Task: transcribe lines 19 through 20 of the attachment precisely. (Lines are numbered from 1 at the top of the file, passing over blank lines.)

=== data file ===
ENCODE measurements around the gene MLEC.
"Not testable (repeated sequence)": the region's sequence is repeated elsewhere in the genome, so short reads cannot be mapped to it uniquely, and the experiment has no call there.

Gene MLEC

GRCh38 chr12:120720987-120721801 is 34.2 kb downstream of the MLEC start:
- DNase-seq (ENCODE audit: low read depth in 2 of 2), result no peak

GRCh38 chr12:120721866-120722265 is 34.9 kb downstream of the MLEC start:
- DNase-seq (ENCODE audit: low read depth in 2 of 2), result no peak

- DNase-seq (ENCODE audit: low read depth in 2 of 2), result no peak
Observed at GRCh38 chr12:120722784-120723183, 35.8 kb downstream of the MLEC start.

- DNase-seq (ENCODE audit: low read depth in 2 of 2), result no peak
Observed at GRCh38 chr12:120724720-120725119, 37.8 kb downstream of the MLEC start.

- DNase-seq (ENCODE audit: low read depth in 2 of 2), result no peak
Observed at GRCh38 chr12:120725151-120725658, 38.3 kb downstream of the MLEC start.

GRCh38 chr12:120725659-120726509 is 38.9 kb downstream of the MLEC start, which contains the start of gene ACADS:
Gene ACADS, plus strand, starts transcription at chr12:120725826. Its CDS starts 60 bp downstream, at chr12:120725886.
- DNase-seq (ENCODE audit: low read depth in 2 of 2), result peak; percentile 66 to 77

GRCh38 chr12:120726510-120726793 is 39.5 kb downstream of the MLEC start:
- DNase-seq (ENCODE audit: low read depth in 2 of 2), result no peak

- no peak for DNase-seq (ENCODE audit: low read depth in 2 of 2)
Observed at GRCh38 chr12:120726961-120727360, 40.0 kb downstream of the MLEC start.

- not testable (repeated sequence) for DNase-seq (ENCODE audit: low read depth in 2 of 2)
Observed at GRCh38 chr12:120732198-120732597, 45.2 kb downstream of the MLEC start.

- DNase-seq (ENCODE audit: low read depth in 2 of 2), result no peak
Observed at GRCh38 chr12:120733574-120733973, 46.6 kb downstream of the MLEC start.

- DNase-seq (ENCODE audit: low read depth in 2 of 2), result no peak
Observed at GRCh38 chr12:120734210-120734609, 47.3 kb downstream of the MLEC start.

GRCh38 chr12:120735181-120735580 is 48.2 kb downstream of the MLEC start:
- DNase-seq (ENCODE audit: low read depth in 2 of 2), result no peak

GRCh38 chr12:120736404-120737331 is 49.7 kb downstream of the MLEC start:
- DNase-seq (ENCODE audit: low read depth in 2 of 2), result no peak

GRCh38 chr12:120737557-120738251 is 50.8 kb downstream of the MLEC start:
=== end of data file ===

- no peak for DNase-seq (ENCODE audit: low read depth in 2 of 2)
Observed at GRCh38 chr12:120726961-120727360, 40.0 kb downstream of the MLEC start.